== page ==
You may have noticed that in this blog we keep recommending that in any compensation claim arising under the Longshore & Harbor Workers Compensation Act (LHWCA), the Defense Base Act (DBA) and other extensions of this law you seek professional legal help, experienced in these areas of law. You may be thinking “I can’t afford an attorney! “ but in this situation, it really is in your best interest to be represented by competent legal professionals experienced in LHWCA and DBA claims.
This process is basically an administrative one, and there are lots of technical compliance requirements, such as filing the right form in the right time frame. You don’t want to lose your rights because you couldn’t figure out the legal mumbo-jumbo. Some cases do ultimately end up in litigation, but only after you have first exhausted all your administrative remedies. If you attempt to go to court immediately, you will waste valuable time and very likely the claim will be thrown out. Experienced LHWCA/ DBA attorneys know every step required in this administrative process, and can help you obtain the best result possible.
Fees for these claims not like other types of cases
Attorney fees for LHWCA/DBA claims are not paid by the traditional methods of which you may be aware. There are special rules for these claims. First, let’s review some traditional attorney payment arrangements.
You may have heard advertisements on television. or radio from personal injury lawyers who state that there is no fee until they win the case. These attorneys are working on a contingency basis, and you contract with them for a percentage of the award. So it is true – if there is no verdict or settlement in that type of case, there is no fee. (But you might be responsible for the costs of the litigation, such as filing fees) The attorneys are motivated to get the best verdict or settlement for the client, because their fee increases proportionately.
Sometimes an attorney will charge a flat fee for something relatively routine, like setting up a corporation or drafting a will. This works for them because they usually know about how long this task will take, and charge the flat fee accordingly. Clients like this type of fee because there is a measure of certainty in the arrangement.
Another type of attorney fee is an hourly fee – the attorney bills you for the number of hours they have worked on your particular matter.
Good News for (some) Claimants!
The good news for claimants is that in some cases under the LHWCA/DBA act the employer’s insurance company is responsible for the claimant’s attorney fees. Keep in mind that this does not apply to every case. This situation only arises where there is a dispute as to the claim and you haven’t been paid. If you have been hurt, filed a claim and are being paid, this does not apply to your case.
Section 28 (a) of the LHWCA says:
“If the employer or carrier declines to pay any compensation on or before the thirtieth day after receiving written notice of a claim for compensation having been filed from the (district director), on the ground that there is no liability for compensation within the provisions of this Act, and the person seeking benefits shall thereafter have utilized the services of an attorney at law in the successful prosecution of his claim, there shall be awarded, in addition to the award of compensation, in a compensation order, a reasonable attorney’s fee against the employer or carrier in an amount approved by the (district director), Board, or court ….”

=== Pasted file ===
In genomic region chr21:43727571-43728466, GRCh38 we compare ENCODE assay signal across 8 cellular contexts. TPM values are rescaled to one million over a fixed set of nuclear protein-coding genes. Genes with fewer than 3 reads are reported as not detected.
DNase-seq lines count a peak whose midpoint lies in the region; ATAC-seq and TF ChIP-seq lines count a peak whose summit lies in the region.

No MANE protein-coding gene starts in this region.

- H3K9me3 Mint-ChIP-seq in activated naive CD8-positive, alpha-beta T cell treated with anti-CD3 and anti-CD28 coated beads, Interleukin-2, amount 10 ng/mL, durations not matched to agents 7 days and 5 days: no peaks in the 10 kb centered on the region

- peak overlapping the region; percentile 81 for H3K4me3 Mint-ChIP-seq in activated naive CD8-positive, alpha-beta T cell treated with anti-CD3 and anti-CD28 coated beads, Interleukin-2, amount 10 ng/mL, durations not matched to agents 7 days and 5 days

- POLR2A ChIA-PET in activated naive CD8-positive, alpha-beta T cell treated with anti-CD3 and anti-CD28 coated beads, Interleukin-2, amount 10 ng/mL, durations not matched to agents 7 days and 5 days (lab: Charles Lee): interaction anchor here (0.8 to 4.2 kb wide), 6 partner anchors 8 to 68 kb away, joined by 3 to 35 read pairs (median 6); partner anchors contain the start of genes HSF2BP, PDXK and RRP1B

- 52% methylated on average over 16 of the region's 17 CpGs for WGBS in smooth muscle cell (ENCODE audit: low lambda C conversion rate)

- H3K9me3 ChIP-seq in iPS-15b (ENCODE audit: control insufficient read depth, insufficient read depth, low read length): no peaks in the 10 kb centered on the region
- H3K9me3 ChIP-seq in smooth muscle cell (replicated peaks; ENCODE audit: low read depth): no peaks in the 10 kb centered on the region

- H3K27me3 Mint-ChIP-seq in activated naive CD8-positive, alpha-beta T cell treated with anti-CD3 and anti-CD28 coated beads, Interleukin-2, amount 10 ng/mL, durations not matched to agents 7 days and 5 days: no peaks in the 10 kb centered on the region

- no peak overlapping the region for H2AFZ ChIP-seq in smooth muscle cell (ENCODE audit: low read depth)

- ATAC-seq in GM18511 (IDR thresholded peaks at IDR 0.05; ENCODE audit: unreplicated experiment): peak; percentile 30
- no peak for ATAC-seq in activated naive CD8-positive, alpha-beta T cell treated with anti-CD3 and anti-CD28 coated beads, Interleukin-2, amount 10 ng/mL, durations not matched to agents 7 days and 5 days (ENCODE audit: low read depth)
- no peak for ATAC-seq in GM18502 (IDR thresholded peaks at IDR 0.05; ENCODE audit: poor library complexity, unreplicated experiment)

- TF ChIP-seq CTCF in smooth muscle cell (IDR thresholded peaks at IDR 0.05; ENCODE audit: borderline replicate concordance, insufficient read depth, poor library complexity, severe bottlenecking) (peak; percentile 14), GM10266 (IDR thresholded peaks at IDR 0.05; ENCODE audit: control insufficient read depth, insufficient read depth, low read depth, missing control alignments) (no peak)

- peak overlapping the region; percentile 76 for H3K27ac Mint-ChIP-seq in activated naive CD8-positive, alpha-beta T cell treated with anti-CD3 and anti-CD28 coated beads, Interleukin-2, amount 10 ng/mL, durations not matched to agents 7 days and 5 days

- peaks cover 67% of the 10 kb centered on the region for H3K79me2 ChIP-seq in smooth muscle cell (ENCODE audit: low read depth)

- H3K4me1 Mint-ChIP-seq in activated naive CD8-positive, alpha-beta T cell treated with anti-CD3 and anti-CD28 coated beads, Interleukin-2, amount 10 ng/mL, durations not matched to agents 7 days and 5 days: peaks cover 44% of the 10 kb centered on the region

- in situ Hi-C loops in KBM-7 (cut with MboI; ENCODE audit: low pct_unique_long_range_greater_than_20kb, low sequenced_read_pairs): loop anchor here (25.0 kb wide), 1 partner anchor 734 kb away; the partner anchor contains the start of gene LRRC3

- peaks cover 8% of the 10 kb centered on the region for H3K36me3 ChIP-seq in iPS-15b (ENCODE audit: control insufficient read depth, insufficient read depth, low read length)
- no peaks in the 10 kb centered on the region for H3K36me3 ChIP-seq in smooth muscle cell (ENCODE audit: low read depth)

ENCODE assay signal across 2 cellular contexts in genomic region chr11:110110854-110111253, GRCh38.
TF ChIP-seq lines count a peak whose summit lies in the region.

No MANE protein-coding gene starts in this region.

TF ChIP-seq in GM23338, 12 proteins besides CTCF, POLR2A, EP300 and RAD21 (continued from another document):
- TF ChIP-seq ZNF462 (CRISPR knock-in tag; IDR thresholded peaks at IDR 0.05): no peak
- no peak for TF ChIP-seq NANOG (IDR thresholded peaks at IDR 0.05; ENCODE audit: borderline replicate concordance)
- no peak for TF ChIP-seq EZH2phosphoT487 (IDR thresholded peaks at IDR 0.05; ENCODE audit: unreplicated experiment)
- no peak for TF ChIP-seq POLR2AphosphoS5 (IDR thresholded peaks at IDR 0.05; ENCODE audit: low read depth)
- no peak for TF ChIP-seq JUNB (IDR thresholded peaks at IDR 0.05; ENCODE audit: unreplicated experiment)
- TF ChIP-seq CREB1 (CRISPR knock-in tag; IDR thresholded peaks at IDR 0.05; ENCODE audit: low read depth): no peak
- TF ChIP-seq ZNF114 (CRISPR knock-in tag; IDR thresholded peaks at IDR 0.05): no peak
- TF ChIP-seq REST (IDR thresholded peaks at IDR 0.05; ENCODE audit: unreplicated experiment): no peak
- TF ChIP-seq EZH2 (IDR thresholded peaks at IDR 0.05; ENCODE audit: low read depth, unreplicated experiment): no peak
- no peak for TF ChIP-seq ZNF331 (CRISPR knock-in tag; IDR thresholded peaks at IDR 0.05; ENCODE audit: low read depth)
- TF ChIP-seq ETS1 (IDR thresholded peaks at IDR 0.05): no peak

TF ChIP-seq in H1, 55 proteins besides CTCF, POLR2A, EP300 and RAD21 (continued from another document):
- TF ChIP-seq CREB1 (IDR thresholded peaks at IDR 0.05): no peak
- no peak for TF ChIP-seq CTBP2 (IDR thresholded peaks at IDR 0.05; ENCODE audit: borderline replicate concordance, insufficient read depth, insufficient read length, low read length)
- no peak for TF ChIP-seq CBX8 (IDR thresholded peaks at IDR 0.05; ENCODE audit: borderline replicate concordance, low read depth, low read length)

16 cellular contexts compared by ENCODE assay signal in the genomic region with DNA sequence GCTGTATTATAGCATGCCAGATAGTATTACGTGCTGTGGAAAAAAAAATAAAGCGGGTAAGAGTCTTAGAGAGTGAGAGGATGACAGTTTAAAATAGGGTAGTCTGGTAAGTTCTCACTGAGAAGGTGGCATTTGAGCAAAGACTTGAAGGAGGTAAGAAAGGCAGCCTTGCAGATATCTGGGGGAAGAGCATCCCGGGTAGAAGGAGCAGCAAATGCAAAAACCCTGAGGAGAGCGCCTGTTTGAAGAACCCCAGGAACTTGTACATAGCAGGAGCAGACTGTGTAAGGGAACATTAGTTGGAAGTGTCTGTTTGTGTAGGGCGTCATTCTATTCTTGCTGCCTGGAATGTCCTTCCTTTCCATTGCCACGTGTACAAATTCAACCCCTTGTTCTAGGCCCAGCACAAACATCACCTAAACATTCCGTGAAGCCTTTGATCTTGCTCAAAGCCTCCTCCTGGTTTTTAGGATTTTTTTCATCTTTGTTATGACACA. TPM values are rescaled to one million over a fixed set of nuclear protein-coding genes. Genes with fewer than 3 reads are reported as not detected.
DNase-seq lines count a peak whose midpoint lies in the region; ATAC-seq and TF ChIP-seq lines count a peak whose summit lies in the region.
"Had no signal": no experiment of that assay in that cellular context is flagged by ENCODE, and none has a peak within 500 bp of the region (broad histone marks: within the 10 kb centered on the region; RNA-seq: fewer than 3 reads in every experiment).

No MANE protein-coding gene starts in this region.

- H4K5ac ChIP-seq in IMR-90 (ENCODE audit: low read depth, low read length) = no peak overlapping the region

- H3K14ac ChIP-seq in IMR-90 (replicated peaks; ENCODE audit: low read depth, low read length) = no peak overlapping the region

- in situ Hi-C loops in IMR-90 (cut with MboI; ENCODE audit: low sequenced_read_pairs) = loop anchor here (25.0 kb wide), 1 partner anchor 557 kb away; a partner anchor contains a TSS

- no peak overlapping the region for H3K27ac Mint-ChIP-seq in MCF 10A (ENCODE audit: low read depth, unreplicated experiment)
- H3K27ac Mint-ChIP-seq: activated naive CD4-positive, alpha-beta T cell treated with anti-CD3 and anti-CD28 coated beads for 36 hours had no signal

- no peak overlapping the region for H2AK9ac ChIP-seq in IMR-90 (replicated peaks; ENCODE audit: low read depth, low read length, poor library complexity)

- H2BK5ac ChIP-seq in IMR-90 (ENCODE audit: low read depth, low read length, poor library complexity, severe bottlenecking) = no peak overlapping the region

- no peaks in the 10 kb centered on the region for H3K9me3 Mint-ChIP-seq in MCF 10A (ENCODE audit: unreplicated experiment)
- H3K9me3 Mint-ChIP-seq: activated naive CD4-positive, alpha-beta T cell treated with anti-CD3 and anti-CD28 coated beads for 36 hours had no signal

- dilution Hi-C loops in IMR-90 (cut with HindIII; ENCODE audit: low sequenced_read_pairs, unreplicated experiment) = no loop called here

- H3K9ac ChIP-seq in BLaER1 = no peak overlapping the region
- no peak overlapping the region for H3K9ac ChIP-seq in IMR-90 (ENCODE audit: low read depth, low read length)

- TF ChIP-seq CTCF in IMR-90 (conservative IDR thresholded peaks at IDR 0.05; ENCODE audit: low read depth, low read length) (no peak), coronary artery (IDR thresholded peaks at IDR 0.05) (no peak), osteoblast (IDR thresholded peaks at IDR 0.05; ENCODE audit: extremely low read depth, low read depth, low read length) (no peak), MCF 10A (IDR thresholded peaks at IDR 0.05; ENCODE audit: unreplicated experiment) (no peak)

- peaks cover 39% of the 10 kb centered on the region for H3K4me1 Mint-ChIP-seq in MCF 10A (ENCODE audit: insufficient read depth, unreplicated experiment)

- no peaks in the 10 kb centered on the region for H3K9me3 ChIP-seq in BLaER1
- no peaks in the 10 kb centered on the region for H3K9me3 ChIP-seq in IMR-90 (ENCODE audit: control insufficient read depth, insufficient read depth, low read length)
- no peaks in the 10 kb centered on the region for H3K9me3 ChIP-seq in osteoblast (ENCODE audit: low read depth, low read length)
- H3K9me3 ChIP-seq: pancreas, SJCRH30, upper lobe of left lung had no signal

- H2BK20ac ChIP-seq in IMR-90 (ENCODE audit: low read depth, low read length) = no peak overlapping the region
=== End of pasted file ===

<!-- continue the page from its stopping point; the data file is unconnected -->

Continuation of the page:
Let’s translate this into humanspeak: If after 30 days of receiving written notice of the claim, the employer or insurance company has not paid you because they don’t think they are liable for the injury, you will probably need an attorney. If you use one, and they are successful, reasonable attorneys’ fees will be approved and charged to the employer or insurance company. The attorney for the claimant submits a request for payment which reports the number of hours worked on the particular claim. This is then multiplied by the hourly fee which is deemed reasonable for the geographical area. This will then be considered by the district director or Board, or court, and a compensation order will be issued.
What happens if the insurance carrier or employer did pay something initially, but then a dispute arises over how much you should be getting? This issue comes up if there is controversy over your average weekly wage, or over the permanency of the injury, or any number of other reasons. In this instance, you probably need an attorney.
Section 28 (b) of the Act makes provision for this, but again, the procedure is complicated. To paraphrase, if there is controversy, the district director will set an informal hearing where the parties can make their cases. A recommendation will then be issued based on that hearing, but if the carrier does not abide by the recommendation, and the claimant uses an attorney who ultimately obtains a greater award than the carrier was willing to pay, those attorney fees must be paid by the carrier or employer.
All other situations
In all other situations where an attorney might be involved in prosecuting a claim under the LHWCA, the claimant (you) is responsible for the fee. This works as a lien on any recovery under the claim, but it is not a percentage fee. The attorney must prepare a petition for fees, which must be reasonable in terms of amount of hours expended on the matter and the hourly rate. The district director or administrative law judge will approve the petition, or adjust it but the amount must be reasonable.
If you have a claim that is being disputed, don’t try to resolve this without help. In most disputed cases, if you are successful, the employer or carrier will be responsible for the attorney’s fees. You need an experienced, dedicated advocate who is knowledgeable in this area of law.